‘…AN ACCOUNT OF THE GREAT CONTEST NOW IN PROGRESS…’
Printed and published by The Times newspaper, The Times History and Encyclopaedia of the War was a British weekly periodical first issued on 25 August 1914, only three weeks after the outbreak of war on 4 August. In the Preface to the first issue, the object of the enterprise was defined.
The Preface claimed that it would be ‘an account of the great contest now in progress’, and it would be ‘at once popular and authoritative’. It would be ‘popular in the best sense of the word’, and discuss the political factors which have led up to the crisis’, and serve ‘as a work of reference’.
As far as writing was concerned, the publisher spoke of its ‘staff of foreign correspondents […] celebrated for the knowledge and insight into political and social conditions’. These correspondents had made ‘the foreign pages of The Times the most accurate review of current foreign affairs published in any paper in the world’. The Times had ‘succeeded in obtaining the services of writers well versed in Military and Naval affairs and foreign political matters’.
The Times History and Encyclopaedia of the War was to be issued ‘weekly in sevenpenny parts’ (7d in 1914 being roughly £3.00 in 2016), and thirteen parts were to form one volume. Special bindings were to be offered ‘in three different qualities’ – cloth, half leather, and full leather – to be ‘sold by every bookseller’. Modern 2016 prices for these various ‘qualities’ would be cloth £7.75, half leather £14.25, and full leather £26, roughly.
The weekly parts would also carry advertisements within the covers, and not just for The Times own products such as its binders, a weekly edition of the newspaper, a war atlas etc. Here is an advertisement for a tobacco – Player’s Navy Mixture – which was a ‘Combination of Bright Virginia, Louisiana perique, Latakia, and other scarce Eastern Tobacco’…:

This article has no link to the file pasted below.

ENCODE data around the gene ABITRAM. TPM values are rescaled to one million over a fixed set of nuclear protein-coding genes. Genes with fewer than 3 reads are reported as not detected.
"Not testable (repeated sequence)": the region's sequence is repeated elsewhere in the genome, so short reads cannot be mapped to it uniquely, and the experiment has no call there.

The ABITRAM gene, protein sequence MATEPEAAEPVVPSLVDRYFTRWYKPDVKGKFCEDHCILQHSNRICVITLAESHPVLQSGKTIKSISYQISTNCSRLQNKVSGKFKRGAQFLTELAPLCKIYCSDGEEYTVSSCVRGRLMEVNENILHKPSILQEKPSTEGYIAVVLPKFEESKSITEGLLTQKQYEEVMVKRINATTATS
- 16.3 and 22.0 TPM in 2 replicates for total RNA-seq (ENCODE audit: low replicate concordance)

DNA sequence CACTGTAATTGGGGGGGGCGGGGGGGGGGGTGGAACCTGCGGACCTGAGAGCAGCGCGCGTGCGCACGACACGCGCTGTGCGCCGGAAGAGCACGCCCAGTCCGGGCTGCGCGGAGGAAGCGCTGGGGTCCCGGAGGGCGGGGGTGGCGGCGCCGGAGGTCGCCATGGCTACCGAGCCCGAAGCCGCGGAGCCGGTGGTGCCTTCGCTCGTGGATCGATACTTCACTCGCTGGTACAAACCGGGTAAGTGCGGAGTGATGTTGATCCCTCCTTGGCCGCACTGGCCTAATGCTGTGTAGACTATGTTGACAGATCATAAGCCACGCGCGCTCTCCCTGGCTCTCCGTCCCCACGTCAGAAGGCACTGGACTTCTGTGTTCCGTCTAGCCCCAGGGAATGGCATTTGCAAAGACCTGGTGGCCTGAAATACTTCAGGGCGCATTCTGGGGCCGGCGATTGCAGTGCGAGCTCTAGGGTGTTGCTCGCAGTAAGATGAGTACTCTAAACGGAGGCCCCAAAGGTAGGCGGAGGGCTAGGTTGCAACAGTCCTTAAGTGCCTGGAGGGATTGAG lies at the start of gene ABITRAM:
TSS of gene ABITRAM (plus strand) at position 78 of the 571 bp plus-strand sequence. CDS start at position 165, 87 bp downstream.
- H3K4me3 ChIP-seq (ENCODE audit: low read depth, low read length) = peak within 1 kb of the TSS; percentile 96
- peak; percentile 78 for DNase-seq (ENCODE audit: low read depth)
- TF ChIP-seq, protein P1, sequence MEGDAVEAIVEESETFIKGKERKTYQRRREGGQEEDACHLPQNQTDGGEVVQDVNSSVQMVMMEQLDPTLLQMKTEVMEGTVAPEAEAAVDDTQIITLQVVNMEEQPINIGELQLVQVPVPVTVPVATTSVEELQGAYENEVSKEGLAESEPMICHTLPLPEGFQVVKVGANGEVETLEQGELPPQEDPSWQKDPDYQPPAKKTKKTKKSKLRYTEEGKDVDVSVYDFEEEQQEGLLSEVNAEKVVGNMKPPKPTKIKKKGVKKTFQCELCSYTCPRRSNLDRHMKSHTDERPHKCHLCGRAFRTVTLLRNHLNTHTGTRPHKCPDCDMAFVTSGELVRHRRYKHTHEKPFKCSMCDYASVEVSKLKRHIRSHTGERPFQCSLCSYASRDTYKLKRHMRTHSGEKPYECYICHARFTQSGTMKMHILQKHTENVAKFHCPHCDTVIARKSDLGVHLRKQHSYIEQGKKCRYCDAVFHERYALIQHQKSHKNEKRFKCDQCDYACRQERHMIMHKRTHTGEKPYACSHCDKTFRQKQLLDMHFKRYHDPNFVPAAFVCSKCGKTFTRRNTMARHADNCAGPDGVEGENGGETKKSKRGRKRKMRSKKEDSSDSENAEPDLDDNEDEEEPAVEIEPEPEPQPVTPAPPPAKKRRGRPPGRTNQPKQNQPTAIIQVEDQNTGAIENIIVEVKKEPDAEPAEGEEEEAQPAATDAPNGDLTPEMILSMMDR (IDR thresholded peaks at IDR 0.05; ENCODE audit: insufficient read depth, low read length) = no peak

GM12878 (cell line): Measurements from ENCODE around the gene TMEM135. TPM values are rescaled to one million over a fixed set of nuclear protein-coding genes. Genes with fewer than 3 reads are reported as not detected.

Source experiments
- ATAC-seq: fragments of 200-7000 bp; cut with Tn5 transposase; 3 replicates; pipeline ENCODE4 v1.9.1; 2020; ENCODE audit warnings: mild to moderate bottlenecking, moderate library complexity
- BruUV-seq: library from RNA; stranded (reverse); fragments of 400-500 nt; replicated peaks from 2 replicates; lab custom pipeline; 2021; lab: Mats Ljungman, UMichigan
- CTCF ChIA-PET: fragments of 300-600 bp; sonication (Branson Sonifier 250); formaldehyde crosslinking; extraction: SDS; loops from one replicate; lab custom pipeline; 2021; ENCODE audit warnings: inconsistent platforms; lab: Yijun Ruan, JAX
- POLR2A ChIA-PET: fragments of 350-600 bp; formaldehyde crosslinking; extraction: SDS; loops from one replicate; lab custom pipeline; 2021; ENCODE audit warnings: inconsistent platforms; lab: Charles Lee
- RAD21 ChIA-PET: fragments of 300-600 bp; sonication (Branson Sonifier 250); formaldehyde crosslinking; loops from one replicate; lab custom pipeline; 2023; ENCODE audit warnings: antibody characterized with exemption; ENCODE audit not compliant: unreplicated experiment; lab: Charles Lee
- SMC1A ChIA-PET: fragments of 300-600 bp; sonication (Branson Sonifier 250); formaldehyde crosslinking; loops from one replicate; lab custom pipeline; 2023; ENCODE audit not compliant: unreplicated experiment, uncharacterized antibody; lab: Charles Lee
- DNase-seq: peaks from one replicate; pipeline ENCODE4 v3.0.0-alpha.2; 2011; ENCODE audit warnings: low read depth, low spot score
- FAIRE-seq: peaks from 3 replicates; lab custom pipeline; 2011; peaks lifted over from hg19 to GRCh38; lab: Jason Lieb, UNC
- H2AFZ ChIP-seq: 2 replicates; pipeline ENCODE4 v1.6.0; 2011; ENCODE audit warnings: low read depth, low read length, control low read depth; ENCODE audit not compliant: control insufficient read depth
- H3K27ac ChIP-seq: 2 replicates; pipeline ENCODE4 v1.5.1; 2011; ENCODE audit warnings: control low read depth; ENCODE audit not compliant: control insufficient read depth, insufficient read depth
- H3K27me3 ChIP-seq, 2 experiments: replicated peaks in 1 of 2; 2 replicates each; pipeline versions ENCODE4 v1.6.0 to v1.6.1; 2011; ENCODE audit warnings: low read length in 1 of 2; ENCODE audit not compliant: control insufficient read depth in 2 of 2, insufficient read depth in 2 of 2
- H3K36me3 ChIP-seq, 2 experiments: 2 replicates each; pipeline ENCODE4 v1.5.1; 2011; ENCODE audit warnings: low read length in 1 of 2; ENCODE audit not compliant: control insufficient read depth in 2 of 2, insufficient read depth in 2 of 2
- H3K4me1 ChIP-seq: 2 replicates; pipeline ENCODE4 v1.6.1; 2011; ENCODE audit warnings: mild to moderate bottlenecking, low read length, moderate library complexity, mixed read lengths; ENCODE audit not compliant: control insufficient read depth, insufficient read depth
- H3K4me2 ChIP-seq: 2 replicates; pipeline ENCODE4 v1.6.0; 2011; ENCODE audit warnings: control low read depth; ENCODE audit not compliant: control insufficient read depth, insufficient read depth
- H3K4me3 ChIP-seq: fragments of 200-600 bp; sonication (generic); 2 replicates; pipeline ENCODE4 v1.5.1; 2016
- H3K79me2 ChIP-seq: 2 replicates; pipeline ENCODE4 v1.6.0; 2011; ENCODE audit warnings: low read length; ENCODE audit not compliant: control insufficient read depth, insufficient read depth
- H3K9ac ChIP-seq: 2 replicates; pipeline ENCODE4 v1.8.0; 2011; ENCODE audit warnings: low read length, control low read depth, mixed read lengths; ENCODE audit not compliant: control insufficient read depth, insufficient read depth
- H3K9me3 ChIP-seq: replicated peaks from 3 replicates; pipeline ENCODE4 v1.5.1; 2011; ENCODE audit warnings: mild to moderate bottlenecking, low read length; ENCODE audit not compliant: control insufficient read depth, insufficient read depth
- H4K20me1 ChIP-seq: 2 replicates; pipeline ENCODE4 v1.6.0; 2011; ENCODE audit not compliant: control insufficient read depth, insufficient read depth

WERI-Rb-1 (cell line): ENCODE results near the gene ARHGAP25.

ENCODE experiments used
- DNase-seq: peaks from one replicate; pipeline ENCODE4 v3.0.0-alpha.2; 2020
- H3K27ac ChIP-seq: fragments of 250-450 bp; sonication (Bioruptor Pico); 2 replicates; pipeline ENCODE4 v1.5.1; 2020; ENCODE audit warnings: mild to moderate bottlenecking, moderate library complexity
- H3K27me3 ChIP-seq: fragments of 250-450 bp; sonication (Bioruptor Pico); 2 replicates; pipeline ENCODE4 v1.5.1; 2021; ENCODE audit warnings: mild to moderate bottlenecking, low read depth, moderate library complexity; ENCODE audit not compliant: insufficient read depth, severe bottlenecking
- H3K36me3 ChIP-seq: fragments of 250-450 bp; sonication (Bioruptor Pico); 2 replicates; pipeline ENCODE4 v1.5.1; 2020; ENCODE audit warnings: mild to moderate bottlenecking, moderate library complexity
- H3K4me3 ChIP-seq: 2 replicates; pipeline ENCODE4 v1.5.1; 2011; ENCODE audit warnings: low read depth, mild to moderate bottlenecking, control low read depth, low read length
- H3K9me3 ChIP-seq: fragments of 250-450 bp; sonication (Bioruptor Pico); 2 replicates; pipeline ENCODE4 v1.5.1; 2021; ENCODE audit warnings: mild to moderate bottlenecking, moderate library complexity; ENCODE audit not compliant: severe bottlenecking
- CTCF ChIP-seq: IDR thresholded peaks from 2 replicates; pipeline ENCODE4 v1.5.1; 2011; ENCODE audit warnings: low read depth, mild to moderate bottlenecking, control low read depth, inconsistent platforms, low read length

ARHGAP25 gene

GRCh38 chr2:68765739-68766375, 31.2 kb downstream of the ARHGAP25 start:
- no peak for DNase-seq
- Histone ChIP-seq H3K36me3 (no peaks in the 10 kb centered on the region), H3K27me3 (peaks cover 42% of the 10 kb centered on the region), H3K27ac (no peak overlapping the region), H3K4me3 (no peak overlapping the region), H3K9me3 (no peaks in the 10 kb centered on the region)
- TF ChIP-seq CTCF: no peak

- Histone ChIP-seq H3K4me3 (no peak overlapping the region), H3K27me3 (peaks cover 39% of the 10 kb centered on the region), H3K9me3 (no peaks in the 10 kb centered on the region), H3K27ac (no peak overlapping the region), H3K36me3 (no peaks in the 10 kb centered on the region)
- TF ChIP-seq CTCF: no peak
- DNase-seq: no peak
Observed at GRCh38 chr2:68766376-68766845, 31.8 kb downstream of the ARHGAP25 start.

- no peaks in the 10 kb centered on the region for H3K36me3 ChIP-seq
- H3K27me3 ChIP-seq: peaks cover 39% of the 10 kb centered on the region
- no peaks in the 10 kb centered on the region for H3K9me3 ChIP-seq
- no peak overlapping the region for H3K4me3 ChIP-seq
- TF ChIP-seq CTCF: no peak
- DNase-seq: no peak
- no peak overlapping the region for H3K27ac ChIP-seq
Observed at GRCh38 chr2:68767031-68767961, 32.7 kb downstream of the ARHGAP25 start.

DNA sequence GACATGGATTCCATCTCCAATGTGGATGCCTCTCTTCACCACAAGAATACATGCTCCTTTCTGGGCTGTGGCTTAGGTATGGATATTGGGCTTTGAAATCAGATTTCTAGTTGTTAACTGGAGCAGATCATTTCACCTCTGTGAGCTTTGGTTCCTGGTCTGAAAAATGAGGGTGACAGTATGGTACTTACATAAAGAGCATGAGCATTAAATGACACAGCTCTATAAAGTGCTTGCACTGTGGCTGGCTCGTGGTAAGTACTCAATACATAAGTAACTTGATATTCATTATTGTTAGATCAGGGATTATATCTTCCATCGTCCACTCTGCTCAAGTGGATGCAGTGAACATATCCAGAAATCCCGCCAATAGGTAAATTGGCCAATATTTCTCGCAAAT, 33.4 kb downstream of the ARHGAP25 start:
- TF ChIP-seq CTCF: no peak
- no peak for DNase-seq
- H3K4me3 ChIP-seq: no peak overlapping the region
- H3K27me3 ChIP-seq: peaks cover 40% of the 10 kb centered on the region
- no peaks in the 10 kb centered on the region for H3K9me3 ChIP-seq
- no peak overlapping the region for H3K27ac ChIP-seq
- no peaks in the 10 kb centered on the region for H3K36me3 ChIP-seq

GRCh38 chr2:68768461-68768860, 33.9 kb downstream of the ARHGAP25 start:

At first, the publication was known as The Times History of the War but as the war progressed it would be known by the much more descriptive title of The Times History and Encyclopædia of the War. The earlier Parts 1-63 used the earlier title, and Parts 64-273 formed the later title. By war’s end the history/encyclopaedia would consist of twenty-one volumes. The individual parts of Volumes 1-21 were issued from 25 August 1914 to 27 July 1920, and Volume 22, published in 1921, formed a general index.
The earliest component parts featured graphic work on the front covers of the individual issues. Those in Volumes 1 and 2 featured the German Emperor, George V, Earl Kitchener, Field-Marshall Sir John French, Lt-Gen. Sir Douglas Haig, Peter I, General Gallieni, and Nicholas II, amongst others. The front cover was not always a statesman or military figure though…:
Refugees fleeing assault on their communities were featured on a front cover in Volume 1, and in Volume 2 a cover features an enlistment poster ‘appealing’ for recruits after attacks on the east coast of England. It was an appeal to the ‘Women of Scarbro’ (Scarborough) to help ‘avenge slaughter of the innocent women and children’ of the town and ‘encourage’ men to ‘Enlist at Once’…
The Preface to the first issue also commented on its maps. These were to be reproduced from those appearing in the pages of the daily newspaper – The Times – though ‘in some cases special maps will be prepared for particular purposes’. It went on, ‘special pains have been taken to secure their accuracy in every particular’.
An insert world map appended to Part 23 (February 1915), Volume 2, showed ‘the combination of powers and principal events of the first months of the war’. The map impressed on the reader how global the war had become, with naval action around the Falkland Islands in December 1914, naval action in the south eastern Pacific off Chile, and actions in south western Africa and west Africa.
The same map showed action taking place in Cyprus, Egypt, and Basra (then simply a city in the Ottoman Empire, rather than in the yet to be configured Iraq), and action in the Indian and western Pacific Oceans, and in China.
Very early in the work too, it would become clear to the reader how ‘modern’ and ‘industrial’ warfare had become. The issues would feature pictures of aeroplanes of all warring parties, the siege howitzer and other heavy artillery, airships…:
A further look at the content of The Times History and Encyclopædia of the War will be taken in the next few months.
Dr. Graeme D. Eddie, Assistant Librarian Archives & Manuscripts, Centre for Research Collections (CRC)